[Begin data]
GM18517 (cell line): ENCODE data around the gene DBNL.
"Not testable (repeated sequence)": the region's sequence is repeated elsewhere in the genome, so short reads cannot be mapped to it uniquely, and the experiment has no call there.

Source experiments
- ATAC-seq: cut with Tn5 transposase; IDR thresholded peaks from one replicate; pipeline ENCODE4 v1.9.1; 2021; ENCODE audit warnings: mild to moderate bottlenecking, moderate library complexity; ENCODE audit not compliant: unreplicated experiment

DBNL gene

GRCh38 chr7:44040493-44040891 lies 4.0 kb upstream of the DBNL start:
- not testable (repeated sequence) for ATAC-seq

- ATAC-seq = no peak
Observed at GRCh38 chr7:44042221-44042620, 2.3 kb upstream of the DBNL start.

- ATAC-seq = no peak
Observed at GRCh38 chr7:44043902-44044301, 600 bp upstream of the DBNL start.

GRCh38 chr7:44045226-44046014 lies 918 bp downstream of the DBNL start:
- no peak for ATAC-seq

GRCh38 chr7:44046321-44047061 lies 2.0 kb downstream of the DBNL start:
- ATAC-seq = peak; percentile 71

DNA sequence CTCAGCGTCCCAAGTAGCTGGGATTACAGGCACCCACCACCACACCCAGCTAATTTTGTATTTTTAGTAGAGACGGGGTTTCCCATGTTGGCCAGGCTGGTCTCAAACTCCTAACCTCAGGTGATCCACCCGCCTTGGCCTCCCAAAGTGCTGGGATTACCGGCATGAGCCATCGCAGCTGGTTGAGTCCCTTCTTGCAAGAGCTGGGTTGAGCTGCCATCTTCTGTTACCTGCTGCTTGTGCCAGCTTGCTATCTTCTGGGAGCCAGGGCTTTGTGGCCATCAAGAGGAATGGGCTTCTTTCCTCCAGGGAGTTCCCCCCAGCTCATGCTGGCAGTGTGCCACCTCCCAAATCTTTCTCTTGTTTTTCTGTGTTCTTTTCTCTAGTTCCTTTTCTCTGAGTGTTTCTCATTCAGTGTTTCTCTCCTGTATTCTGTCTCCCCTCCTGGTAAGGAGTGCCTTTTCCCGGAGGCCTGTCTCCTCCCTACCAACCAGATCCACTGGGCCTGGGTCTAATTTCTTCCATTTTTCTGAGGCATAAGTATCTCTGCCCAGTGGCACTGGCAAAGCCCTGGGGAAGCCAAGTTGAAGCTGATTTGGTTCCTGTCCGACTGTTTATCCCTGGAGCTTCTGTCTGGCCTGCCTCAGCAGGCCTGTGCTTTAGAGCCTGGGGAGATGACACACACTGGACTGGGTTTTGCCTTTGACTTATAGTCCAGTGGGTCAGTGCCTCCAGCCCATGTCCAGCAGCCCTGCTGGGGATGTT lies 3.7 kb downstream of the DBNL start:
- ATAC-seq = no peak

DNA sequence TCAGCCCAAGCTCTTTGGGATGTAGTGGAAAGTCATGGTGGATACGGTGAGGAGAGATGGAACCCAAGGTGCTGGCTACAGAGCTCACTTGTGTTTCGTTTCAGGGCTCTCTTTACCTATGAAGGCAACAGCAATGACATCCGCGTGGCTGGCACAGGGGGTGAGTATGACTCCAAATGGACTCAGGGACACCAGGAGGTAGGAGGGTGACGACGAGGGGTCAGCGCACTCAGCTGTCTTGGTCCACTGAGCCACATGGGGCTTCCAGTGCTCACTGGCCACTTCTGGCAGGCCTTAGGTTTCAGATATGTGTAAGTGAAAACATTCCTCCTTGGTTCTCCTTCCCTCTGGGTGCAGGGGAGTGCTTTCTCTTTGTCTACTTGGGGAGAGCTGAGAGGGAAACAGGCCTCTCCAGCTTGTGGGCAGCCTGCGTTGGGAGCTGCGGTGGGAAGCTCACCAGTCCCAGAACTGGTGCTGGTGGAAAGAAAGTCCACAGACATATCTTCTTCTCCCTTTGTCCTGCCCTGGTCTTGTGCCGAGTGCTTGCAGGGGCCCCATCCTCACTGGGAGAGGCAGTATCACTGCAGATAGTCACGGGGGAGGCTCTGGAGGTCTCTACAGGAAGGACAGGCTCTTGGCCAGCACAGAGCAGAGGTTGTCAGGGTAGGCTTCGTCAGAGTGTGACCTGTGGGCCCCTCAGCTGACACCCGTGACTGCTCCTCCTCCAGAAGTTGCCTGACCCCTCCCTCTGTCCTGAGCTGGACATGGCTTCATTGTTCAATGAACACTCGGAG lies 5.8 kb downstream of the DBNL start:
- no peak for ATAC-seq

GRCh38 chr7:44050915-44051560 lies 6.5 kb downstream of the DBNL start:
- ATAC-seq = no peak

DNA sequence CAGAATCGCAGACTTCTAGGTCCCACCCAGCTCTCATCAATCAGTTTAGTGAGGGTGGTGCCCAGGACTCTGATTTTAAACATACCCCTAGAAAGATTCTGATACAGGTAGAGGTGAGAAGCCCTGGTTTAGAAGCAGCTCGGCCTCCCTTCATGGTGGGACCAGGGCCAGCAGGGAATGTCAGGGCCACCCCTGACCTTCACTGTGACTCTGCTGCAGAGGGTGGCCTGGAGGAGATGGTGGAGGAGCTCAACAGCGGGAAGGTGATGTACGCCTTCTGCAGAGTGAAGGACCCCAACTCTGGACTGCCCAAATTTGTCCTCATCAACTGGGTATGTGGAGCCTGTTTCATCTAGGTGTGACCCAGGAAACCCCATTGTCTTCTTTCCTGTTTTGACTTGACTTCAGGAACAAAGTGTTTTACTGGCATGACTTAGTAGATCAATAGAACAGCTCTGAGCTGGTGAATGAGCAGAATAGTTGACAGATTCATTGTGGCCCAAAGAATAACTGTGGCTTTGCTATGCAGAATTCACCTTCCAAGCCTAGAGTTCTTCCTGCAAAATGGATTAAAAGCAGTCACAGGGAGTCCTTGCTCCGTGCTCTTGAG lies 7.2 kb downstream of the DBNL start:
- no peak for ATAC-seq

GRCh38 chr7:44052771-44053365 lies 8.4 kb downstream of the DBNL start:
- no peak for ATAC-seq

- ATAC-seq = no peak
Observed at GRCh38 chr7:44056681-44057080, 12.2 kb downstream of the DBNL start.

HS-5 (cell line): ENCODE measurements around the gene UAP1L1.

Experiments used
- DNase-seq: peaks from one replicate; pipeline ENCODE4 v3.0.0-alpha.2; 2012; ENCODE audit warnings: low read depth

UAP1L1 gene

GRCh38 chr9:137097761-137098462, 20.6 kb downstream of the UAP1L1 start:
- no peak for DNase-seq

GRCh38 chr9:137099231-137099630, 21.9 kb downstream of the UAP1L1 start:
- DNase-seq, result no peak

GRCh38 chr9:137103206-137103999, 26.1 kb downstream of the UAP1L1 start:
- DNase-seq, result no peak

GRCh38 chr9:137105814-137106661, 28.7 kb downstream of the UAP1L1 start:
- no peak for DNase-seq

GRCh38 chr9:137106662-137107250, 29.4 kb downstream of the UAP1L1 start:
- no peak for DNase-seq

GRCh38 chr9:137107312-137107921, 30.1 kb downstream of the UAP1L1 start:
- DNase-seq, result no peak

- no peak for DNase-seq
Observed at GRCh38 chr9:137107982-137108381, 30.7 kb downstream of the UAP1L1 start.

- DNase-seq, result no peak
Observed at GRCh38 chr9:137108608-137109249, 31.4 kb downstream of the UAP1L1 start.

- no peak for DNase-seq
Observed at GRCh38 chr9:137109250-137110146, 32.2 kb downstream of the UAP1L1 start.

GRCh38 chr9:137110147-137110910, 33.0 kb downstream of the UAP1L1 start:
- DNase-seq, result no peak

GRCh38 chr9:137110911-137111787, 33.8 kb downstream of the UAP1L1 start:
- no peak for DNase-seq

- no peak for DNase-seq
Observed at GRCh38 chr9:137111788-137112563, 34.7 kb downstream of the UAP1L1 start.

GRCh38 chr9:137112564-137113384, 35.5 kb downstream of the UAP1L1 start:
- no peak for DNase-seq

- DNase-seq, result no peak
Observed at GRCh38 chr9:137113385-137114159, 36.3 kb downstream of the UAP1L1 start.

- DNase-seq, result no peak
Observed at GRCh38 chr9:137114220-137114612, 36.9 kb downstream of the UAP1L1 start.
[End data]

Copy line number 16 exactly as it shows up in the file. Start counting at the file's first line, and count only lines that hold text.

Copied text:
DNA sequence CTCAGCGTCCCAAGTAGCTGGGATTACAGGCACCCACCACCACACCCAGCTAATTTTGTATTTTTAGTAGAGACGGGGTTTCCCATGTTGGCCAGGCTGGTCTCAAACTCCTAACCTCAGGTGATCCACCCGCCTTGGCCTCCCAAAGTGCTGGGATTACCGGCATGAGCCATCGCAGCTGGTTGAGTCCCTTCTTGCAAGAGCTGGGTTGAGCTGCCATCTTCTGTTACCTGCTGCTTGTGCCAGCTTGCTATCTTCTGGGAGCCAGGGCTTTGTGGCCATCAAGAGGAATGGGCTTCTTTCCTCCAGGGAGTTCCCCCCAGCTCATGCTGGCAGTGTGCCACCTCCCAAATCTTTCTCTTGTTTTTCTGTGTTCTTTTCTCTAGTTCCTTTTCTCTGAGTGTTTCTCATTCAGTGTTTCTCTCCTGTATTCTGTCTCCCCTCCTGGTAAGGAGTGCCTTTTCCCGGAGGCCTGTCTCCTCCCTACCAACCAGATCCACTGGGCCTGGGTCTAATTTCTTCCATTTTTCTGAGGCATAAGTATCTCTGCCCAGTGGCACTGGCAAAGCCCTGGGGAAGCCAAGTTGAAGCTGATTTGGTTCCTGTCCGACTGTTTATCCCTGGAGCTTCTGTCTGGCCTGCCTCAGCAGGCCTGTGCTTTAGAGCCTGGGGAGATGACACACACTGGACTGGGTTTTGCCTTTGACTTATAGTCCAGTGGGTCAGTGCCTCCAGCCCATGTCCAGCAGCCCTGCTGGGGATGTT lies 3.7 kb downstream of the DBNL start: